Friday, July 12

damned if I do, damned if I don't

This is the damned if I do, damned if I don’t illness. It feels like that, anyway.

When you are raised to do your best always, work diligently, and provide for yourself, the transition into life with chronic illness is incredibly difficult. It is a humbling sometimes humiliating transition. These ingrained values and expectations battle violently with the new realisation that self-care is vital to recovery. 

At times, the internal struggle sends me mad and robs my freedom. There is little spontaneity and freedom in this life, as everything is carefully evaluated and planned for survival. I cry for the days where I could do something which didn’t cost me something else.

Activity = illness 

Rest = feeling lazy, depressed, unfulfilled

So you say, it’s simple, just do a little bit. Enough to feel like you’re keeping busy, but little enough to keep in decent health.

That would be perfect. But life just doesn’t come in bite sized portions: houses need cleaning, meals need cooking, people need seeing, events need attending, and every single time, there’s a cost to do it, and a cost to refrain.

When I leave the dishes in the sink for Ben to do when he comes home from a day at work, the cost to me is emotional. I hate my vulnerability, the burden I feel that I am, the guilt of staying home all day and pursuing only leisurely activities. Tears of frustration burn in my eyes as think how wrong it is that Ben has to do so much. 

When I make the decision the other way and do the washing and the vaccuming, I am tired and sore and need him to bring me dinner. I feel like I’ve lost again.

I feel like I’m damned if I see the friend and endure the resultant pain, and damned if I don’t because of the time lapse and guilt. If I cancel my appointment I feel relief, but also confusion as to whether I was right to do so. I accuse myself when I stay home from an event and end up feeling well, and when I go to an event and crash significantly.

Ben and I are invited out to catch up with old friends. Battle breaks out in my heart instantly. Should we go even though the relationship is unsustainable in the long term (due to family and more essential friendships), or turn down the thoughtful offer and risk hurting them? After great debate, a message of decline is drafted. It is based on a phrase I try to live by:  speak the truth with love. 

Thanks so much for your kind offer. We would have loved to see you, but to manage Danielle’s chronic fatigue syndrome we really have pace, and limit relationships...

As the message is sent off, I feel the typical wave of unsureness. How do I know that I’ve made the right decision? Maybe I’m just a selfish, lazy, hyperchondriac – I wonder, for the millionth time in a week. With so many decisions to make every day, I become weary and confused.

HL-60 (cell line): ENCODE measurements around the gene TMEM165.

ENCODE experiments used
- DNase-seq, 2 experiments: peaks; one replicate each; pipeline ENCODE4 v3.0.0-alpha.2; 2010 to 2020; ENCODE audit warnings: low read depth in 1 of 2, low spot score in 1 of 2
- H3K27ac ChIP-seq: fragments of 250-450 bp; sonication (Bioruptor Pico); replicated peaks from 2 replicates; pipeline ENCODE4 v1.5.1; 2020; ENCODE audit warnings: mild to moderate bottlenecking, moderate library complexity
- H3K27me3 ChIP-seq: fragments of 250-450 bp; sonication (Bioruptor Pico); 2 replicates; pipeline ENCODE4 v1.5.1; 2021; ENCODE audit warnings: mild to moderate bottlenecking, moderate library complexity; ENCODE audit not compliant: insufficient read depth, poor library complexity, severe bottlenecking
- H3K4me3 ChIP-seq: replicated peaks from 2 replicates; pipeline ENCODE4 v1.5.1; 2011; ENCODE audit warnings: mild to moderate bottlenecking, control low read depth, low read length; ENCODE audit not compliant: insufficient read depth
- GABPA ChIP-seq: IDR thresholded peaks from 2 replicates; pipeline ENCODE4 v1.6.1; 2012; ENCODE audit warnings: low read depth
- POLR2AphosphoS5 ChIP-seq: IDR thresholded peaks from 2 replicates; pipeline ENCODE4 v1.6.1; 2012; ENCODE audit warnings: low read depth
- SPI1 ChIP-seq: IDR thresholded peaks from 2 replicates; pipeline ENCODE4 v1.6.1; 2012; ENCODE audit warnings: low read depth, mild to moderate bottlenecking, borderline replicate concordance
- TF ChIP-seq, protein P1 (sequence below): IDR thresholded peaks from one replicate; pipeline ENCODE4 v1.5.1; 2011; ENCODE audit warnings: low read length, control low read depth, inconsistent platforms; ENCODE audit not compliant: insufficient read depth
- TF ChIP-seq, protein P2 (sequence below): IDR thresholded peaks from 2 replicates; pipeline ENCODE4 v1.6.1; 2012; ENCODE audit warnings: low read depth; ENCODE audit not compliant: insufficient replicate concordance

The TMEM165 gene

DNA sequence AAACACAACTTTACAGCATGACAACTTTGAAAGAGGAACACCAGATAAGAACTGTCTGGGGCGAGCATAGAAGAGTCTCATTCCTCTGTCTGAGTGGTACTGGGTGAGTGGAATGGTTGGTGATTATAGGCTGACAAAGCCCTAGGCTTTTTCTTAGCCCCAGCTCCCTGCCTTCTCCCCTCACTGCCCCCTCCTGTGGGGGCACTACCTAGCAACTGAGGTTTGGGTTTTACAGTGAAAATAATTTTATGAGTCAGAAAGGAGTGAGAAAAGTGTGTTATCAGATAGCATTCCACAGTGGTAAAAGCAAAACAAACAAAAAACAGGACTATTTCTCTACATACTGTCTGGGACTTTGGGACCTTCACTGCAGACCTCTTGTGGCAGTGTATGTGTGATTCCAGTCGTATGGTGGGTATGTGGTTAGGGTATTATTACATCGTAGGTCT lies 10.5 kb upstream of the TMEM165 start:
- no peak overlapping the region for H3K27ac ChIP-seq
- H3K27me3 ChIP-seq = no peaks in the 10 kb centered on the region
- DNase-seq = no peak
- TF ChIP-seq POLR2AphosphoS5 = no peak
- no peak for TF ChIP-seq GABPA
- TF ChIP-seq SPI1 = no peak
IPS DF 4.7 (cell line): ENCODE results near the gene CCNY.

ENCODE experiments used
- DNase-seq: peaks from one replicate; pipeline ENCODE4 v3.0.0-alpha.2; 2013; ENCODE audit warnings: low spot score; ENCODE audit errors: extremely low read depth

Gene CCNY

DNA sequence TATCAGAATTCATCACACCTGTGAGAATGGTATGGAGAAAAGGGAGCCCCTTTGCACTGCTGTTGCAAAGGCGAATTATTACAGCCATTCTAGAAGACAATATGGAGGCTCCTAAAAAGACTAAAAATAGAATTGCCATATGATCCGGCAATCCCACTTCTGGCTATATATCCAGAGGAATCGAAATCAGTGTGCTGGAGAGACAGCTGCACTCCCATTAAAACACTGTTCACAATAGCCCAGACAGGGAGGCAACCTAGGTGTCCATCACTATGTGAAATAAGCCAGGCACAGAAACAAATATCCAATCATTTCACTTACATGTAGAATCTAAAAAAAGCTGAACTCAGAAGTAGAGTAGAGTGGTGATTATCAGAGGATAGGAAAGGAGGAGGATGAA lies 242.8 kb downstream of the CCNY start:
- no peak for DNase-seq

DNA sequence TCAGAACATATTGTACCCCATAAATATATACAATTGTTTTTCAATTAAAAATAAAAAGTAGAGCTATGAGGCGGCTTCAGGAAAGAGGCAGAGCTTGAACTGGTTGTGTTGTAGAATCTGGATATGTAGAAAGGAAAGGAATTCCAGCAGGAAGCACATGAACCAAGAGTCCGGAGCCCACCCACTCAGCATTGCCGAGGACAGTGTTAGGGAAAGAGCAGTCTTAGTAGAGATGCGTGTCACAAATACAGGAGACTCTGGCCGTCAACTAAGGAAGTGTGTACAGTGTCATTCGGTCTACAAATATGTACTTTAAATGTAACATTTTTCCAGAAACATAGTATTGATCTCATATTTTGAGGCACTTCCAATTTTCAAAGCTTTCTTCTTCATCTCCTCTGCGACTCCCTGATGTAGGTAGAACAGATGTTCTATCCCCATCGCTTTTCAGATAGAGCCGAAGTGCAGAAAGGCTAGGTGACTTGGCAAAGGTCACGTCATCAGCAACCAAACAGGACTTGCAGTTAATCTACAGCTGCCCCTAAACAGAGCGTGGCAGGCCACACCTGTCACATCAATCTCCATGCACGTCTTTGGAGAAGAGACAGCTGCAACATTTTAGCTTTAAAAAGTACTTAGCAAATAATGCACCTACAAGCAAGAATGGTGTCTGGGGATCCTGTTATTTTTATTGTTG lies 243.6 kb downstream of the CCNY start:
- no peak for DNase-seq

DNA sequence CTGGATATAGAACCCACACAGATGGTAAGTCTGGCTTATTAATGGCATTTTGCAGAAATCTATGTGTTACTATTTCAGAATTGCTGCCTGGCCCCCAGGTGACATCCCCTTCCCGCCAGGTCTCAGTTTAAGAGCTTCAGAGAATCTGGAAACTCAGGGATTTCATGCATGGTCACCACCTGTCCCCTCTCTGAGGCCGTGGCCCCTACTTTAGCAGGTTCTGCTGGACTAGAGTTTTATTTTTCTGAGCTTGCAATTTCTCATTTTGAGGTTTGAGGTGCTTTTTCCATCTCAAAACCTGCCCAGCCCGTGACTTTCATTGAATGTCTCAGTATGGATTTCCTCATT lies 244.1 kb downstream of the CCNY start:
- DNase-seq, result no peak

Often the replies to my decline message show little empathy about how much we struggle with this situation too, and are ‘that’s ok’ in nature. The sting is milder each time, but it’s never pleasant. 

Most of the time, I don’t know whether I am being selfish or wise. It’s an endless conundrum. How little should I do to preserve my health? How much should I give out to the detriment of my body? And how will my body react to each thing? What is the best thing to do?

I don’t yet have the answers to the mental terrors of managing an illness. I know it will become clearer to me at some point, and if you have a tip for me, I would be so grateful for it.

All I know is that not everything is a right or wrong, and perhaps even the words wise or unwise are too strong. There is much grace for the things that matter. I can never know the consequences, and I can never micro-manage my life to perfection. I think the best thing is to stop second guessing and revisiting decisions. It’s the phrase of our decade and said too often, but it means something to me: Live in the moment.

Or as this blogger so beautifully shared,

“When I put my whole heart into where I am in living each moment, I will find (a lot more) peace and joy.”


  1. I know how you feel. I have felt exactly the same. I am now almost better I'd say 70%. I have only got here by doing all the things you are fiting. Rest is not being lazy its helping your body heal, not doing house work is doing the same. I know it's hard watching someone else do all the work but what if they only need to do that for a short time while the rest from it helps you recover? You will get there. You seem to know what's good for you unlike a lot of me sufferers and that' helps so much.

    1. Thankyou Emma! It's so good to know that in the end, fighting the 'you're lazy' voices is going to win the day. I'm so glad you've made so much progress, and I am not surprised that letting go and resting did it - I am a slow learner, but I think I will get there like you say :-)